Following Friday's disaster, my laptop keyboard is more or less working again. Some keys have been poorly reattached, jutting up at awkward angles and crying out for technological orthodontia, but for now, it works.
However I was not so lucky as to have all my keys turn up. I'm still missing my ESC, F3 and CTRL keys. When I ask my two year old what she did with Mommy's ESC key, she tells me she wants chocolate.
While I may not know much about negotiating with toddlers, something tells me this may be a trick...
Anyway, let's get down to the grapefruit cake. It's from Thomas Keller's Ad Hoc at Home cookbook. The cake, despite its rather humble appearance, is delicious. Low on fuss but high in flavor, each slice is moist and sticky with bitter-sweet ruby grapefruit syrup.
Feel free to substitute the ruby grapefruit for pink grapefruit, or even lemon (adding some additional sugar to the syrup to compensate for the tartness of lemon juice) to flavor the cake and syrup. Thomas also advises in the book:
"When I've got wonderful strawberries, I omit the citrus entirely and use the cake in place of a shortcake. I also make these in individual loaves and serve them with a simple sauce."I agree, the cakes would be adorable when plated if baked individual tiny loaves. If you're going to bake them I recommend using a mini-individual loaf or financier set with a total capacity of roughly 7 cups.
Thomas Keller's Grapefruit Cake
from Ad Hoc at Home
yields one 10 x 4-inch loaf pan or 4 small loaf pans
2 cups all-purpose flour
1 3/4 teaspoons baking powder
1 teaspoon kosher salt
1 2/3 cups granulated sugar
2 large eggs
1 cup whole milk
3/4 cup canola oil
1 tablespoon grated ruby grapefruit zest
1 teaspoon vanilla paste or pure vanilla extract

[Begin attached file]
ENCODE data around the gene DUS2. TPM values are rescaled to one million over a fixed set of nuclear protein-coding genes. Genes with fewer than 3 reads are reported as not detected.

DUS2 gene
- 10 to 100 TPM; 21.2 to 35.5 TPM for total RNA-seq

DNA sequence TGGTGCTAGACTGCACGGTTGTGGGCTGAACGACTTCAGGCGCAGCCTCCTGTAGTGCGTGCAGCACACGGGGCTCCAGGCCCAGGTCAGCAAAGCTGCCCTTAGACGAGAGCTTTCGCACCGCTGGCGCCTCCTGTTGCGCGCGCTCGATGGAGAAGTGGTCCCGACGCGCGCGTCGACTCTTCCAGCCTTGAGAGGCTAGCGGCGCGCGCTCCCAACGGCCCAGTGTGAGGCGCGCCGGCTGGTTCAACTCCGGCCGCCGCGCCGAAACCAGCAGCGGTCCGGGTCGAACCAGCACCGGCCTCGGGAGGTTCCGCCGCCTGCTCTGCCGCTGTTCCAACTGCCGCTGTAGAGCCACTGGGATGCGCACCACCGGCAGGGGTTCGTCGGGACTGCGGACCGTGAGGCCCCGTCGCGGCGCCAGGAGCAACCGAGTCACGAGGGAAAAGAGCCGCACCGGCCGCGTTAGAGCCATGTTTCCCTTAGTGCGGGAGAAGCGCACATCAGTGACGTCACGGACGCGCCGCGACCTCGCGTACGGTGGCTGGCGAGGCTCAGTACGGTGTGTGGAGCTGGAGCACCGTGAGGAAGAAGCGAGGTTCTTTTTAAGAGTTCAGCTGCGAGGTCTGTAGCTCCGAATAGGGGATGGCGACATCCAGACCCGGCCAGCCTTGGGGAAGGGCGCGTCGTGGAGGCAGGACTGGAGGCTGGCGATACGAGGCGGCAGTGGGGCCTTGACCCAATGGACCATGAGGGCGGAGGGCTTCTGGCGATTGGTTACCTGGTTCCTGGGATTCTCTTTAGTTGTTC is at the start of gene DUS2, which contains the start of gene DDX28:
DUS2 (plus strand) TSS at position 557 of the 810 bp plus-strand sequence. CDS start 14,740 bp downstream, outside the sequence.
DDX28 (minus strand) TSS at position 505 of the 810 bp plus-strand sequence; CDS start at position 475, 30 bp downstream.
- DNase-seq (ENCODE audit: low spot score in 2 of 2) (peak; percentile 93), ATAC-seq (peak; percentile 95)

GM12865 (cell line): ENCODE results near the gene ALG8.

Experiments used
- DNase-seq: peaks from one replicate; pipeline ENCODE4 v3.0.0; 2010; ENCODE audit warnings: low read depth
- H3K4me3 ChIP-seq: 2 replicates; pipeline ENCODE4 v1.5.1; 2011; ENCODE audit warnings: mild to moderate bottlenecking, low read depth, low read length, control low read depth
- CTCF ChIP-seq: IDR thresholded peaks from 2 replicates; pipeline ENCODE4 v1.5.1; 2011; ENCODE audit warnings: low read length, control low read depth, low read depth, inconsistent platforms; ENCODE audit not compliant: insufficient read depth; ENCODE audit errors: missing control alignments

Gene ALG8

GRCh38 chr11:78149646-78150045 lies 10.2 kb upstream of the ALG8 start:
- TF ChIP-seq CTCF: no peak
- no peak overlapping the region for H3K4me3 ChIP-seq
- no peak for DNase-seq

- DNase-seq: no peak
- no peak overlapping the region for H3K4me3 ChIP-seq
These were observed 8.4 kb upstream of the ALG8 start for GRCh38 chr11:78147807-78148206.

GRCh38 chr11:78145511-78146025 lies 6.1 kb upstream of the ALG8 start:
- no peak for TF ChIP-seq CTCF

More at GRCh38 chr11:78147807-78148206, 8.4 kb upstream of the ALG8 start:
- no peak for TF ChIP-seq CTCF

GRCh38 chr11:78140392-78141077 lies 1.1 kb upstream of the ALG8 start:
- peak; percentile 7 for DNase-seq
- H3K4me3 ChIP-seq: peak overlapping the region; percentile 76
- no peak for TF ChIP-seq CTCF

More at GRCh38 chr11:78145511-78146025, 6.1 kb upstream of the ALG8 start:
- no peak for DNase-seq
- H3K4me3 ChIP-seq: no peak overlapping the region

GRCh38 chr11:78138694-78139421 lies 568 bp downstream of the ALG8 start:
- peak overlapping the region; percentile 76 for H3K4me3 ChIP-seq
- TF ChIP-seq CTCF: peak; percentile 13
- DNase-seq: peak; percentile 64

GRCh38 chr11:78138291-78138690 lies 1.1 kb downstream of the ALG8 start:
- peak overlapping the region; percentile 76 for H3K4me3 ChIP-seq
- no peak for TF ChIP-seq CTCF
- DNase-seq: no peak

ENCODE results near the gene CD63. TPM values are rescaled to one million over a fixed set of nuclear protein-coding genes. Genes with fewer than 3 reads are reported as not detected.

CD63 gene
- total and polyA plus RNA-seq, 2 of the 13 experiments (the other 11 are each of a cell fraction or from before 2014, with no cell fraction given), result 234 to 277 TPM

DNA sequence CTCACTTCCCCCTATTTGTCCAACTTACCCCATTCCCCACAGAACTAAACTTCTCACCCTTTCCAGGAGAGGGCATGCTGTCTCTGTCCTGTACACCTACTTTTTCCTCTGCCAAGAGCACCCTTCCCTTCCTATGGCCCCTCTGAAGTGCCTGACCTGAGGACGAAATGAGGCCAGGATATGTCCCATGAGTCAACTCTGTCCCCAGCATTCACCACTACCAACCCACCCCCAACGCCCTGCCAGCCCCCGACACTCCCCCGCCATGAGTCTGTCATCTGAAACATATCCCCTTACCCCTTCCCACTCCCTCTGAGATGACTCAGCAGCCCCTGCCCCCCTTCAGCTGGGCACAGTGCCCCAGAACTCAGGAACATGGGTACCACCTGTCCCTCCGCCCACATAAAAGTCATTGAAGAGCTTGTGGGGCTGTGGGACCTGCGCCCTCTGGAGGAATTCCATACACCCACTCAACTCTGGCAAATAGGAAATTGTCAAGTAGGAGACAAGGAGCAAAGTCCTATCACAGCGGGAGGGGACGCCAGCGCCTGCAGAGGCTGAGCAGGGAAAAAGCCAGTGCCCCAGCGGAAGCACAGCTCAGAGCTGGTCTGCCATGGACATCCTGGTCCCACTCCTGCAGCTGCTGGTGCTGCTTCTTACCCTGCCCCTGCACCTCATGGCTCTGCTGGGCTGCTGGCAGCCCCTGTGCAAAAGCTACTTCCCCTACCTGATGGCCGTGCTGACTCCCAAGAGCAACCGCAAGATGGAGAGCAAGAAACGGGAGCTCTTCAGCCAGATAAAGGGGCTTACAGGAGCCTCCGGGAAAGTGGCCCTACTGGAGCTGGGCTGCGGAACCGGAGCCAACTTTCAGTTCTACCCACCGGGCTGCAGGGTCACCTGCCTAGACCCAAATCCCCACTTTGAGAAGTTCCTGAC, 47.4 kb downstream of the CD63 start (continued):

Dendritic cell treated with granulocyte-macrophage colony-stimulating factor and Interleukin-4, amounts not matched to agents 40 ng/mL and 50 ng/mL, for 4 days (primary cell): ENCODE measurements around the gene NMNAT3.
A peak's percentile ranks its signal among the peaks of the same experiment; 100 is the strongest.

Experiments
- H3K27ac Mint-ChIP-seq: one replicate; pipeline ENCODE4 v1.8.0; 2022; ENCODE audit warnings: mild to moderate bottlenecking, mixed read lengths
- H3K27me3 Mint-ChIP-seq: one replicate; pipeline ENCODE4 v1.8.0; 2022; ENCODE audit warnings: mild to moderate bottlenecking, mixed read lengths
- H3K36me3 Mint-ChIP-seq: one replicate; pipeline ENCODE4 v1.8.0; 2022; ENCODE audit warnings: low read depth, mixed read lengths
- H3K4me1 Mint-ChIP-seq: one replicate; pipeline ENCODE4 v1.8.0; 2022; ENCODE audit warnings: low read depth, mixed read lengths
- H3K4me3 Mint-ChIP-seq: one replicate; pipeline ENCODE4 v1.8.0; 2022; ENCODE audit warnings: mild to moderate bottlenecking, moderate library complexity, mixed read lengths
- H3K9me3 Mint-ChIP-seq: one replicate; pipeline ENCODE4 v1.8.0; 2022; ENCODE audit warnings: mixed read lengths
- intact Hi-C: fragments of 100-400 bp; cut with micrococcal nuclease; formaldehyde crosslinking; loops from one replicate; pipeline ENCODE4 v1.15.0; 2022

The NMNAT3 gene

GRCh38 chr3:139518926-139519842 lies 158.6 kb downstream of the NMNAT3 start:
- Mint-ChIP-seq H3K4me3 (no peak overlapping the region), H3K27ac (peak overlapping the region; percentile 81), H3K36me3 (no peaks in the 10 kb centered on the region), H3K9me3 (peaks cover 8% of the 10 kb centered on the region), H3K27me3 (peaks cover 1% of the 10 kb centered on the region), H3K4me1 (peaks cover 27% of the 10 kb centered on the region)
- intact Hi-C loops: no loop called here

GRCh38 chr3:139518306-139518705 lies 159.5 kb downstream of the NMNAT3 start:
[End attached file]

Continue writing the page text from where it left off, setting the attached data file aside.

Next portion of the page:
1 cup strained fresh ruby grapefruit juice
2/3 cup granulated sugar
3/4 cup powdered sugar
1 tablespoon plus 1 teaspoon fresh ruby grapefruit juice
Pre-heat your oven to 350°F. Prep your pans by coating them with a little non-stick spray or lightly oil.
Sift together the flour and baking soda and then whisk in the kosher salt. Set the mixture aside.
In the bowl of your stand mixer, using the whisk attachment, combine the eggs and sugar on medium speed for three minutes. The mixture should thicken, increase in volume and the whisk will leave a trail in the batter. Once everything looks right, beat in the milk, oil, then the zest and vanilla.
Reduce your mixer's speed to low and then beat in the flour, scraping the sides of the bowl as needed, until incorporated.
Pour the batter into your pan(s) and place on a baking sheet. Bake a single loaf for an hour (rotating once to ensure even color). Mini loafs will take roughly 40 minutes. Or until a cake tester or wooden skewer inserted into the center of the cake comes out with just a few moist crumbs clining to it.
While waiting for the cakes to bake, you can prep the grapefruit syrup.
Combine the grapefruit juice and sugar in a medium sauce pan over medium-high heat. Stir constantly until the sugar has dissolved. Bring to a boil, reduce heat to a simmer (it can boil over if left over high heat) and cook for 1 minute.
Once you pull your cakes from the oven, poke holes into the cakes with a wooden skewer. Brush your syrup over the cake, allowing it to absorb and then repeating until you've used up all the syrup. Allow the cake to cool in the pan completely before attempting to unmold.
To un-mold, lightly coat a piece of waxed or parchment paper with a little oil or nonstick spray. Cover the cake with the paper and then invert. Turn the cake right-side-up onto a serving dish.
Whisk together the powdered sugar and grapefruit juice to make a glaze. (I doubled the powdered sugar called for to make the glaze more opaque.) Drizzle the glaze diagonally across the cake, allowing it to run down the sides. Slice and serve.
Keep the cake loosely covered at room teprature for up to two days.